In response to my piece on “this may be a great time to buy bonds”, one of my readers sent me a personal mail asking to understand the difference between clean and dirty price when it comes to bond investing. Like I often do, when I receive emails on something I think demands public or general consumption, I prefer to respond with articles rather than an email to a single reader so that all my beloved readers can benefit from the question asked. That is the reason for this article.
In stock investing, when companies declare dividends, they set up a date to close the books. The implication of this process is that if your name is not in the company register as at the date of book closure you will not receive the dividend. From that date, the shares of the company are marked ex div, meaning without the dividend. Prior to that date, the shares are marked cum div, meaning cumulative or with dividend.
This implies that anyone buying the share during the cum div period will pay two prices, the regular price of the share and the dividend amount because as at the record date when the book closes, the seller’s name would have been expunged from the register. In order not to lose the dividend declared before the sale but payable after the sale, the buyer has to buy the shares at the cum div price.
That principle applies to bonds also but bonds do not pay dividends rather they pay interests. Unlike dividends that depend on the decisions of the board of directors of a company, interest payments are contractual and obligatory. In that case, one knows how much interest one is required to receive from a particular bond at each interest payment date.
However, for proper accounting, the interests are accrued on a daily basis until payment date. Not everyone holds a bond till maturity and not everyone holds a bond till the interest payment date. When bonds are sold between coupon dates, the seller needs to be compensated for the accrued interest for the period he held the bond. This is where the issue of clean and dirty price comes into play.
A bonds clean price is the price of a bond without accrued interest. It is to bonds what ex-date price is to stocks. On the other hand, the dirty price of a bond is the clean price of a bond plus accrued interest. It is to bonds what cum div price is to stocks. If you are lucky to buy a bond on the interest payment date, you will be faced with just one price because the clean and dirty prices are the same because all accrued interest have been paid.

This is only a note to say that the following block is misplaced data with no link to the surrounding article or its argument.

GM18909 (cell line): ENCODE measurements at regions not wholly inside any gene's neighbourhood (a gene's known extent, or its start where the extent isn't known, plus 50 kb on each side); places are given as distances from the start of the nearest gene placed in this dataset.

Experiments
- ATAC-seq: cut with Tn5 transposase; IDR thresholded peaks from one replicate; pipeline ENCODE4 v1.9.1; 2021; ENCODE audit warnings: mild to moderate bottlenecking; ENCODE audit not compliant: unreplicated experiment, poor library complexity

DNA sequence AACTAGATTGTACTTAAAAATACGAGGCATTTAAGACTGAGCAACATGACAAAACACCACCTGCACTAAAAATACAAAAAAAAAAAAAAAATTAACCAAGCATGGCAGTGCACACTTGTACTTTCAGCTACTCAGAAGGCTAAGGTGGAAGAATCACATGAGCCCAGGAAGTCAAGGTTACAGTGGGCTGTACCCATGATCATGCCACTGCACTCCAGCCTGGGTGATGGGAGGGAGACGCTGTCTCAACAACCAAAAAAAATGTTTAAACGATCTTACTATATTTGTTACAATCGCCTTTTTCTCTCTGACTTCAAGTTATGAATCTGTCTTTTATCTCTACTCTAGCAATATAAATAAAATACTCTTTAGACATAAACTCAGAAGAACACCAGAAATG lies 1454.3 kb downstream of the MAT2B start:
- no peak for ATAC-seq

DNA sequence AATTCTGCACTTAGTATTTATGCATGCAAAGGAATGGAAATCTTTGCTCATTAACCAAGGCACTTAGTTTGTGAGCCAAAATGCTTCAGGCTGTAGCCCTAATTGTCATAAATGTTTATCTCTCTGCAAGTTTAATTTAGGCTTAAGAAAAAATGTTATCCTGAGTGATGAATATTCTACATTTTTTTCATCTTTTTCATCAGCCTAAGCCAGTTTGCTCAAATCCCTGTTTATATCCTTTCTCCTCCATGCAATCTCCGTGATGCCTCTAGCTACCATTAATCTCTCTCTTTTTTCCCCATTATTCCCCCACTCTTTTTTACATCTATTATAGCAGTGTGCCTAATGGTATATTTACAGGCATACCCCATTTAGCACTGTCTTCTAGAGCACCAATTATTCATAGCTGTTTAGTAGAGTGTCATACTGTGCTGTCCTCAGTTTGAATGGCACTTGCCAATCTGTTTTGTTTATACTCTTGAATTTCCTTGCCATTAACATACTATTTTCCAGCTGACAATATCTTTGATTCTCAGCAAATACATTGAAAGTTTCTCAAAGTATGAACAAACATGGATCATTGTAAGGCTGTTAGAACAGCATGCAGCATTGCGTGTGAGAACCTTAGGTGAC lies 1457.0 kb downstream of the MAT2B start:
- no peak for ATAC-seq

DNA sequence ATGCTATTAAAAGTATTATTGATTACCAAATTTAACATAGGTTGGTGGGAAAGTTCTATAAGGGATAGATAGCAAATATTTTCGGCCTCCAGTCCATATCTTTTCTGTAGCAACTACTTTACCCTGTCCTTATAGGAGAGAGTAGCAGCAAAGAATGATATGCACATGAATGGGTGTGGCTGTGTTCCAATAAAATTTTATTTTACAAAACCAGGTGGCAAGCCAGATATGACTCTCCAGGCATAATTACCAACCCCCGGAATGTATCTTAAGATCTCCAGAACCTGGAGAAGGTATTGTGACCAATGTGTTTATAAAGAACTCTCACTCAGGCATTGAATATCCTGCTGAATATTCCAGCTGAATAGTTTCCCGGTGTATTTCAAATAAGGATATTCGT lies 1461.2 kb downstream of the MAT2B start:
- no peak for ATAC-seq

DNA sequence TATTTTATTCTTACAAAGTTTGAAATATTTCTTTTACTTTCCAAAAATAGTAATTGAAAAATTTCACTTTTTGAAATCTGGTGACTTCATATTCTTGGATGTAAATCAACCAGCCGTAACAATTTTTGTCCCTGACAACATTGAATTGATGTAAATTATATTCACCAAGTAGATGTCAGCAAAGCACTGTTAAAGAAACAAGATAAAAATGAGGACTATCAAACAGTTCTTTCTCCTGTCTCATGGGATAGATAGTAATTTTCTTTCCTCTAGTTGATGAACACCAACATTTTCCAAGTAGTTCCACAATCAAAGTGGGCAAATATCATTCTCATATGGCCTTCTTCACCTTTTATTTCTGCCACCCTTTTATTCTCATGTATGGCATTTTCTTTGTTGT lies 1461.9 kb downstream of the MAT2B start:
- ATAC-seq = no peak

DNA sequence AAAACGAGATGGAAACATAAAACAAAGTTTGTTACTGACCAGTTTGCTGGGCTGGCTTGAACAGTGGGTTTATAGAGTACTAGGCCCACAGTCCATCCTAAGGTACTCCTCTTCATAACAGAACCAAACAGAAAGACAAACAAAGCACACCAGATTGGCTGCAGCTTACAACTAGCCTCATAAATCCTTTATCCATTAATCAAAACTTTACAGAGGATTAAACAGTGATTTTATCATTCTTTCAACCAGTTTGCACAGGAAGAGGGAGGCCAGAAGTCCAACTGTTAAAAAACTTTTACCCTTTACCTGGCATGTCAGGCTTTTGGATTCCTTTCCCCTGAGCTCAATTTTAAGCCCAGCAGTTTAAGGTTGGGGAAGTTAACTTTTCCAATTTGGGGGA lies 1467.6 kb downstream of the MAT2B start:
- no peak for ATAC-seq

[Read Also: Difference Between Coupon And Yield]
It may not be apparent if the quoted prices are clean or dirty, so you need to find out from your broker or bank but if you know the yield to maturity of a bond and you are mathematically inclined, you can easily apply discounted cashflow analysis for the valuation of any bond using the formula to figure out the price.
The above formula calculates the clean price of a bond, so, if your calculated price matches the quoted price, at least, approximately, then the quoted price is clean. Note that in the above formula, C represents coupon payment, F represents the face value of the bond, t is time to maturity while r is the yield to maturity.
[Read Also: Investing in Nigerian Bonds – A Beginners Guide]
Even if you are not mathematically inclined, bonds can be easily valued with excel spreadsheets using the formula PRICE(settlement, maturity, rate, Yld, redemption, frequency) where settlement is the day your bond trade settles, maturity is the maturity date of the bond, rate is the coupon payment, yld is yield to maturity of the bond, redemption is the face value and frequency is how often the bond pays interest in a year, 1 for annual, 2 for semiannual and 4 for quarterly pay.
How are Bond Prices Quoted in Nigeria?
Analysis by Quantitative Financial Analytics Ltd indicates that most Nigerian bonds quoted on FMDQ website are priced or quoted clean as the table above shows.
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